First-episode schizophrenia patients show widespread cognitive deficits

By Mark Cowen, Senior medwireNews Reporter

Antipsychotic-naïve patients with a first-episode of schizophrenia show deficits in all cognitive domains compared with mentally healthy individuals, researchers report.

R Andersen (Copenhagen University Hospital, Denmark) and team also found that most of these cognitive deficits in first-episode patients could be accounted for by impaired processing speed.

"The results support the contention of a global cognitive dysfunction in schizophrenia that to some extent may be determined by impaired processing speed," write the authors in European Psychiatry.

The team studied 48 antipsychotic-naïve patients (35 men) with first-episode schizophrenia who were aged a mean of 25 years, and 48 mentally healthy individuals matched for age, gender, and parental socioeconomic status.

The cognitive domains of verbal intelligence, processing speed, sustained attention, working memory, reasoning and problem solving, verbal learning and memory, visual learning and memory, and reaction time were assessed using a comprehensive battery of 17 tests. An additional domain of global cognition was derived from the summary of all cognitive domains.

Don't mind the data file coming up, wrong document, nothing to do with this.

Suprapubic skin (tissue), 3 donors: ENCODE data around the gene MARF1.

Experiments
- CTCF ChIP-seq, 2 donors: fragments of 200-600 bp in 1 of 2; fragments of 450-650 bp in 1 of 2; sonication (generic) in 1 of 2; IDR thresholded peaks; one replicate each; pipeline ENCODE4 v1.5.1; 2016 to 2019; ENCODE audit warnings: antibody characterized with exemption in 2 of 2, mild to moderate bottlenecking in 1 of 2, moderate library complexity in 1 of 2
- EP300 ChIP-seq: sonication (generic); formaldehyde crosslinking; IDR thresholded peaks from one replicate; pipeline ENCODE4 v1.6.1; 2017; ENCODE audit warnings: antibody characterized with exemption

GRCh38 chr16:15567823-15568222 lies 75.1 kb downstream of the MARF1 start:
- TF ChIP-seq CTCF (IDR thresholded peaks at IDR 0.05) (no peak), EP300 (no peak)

The team found that first-episode schizophrenia patients had significantly poorer performance in all cognitive domains, including global cognition, than controls.

Analysis of processing speed as a covariate accounted for the significant differences between patients and controls in all cognitive domains, except for verbal intelligence and global cognition, which approached nonsignificance.

The researchers note that, in schizophrenia patients, there were significant correlations between all domain measures, except for the verbal learning and memory domains, which did not significantly correlate with sustained attention, reaction time, and visual learning and memory.

"First-episode, antipsychotic-naïve patients with schizophrenia show deficits in all the cognitive tasks and domains that were assessed, when compared to healthy controls," the researchers summarize.

They conclude: "The results of this study sharpen the hypothesis of slowed information processing as a central feature of cognitive impairment in schizophrenia, also at a stage of the illness when test performance has not been influenced by potential medication or chronicity confounders."

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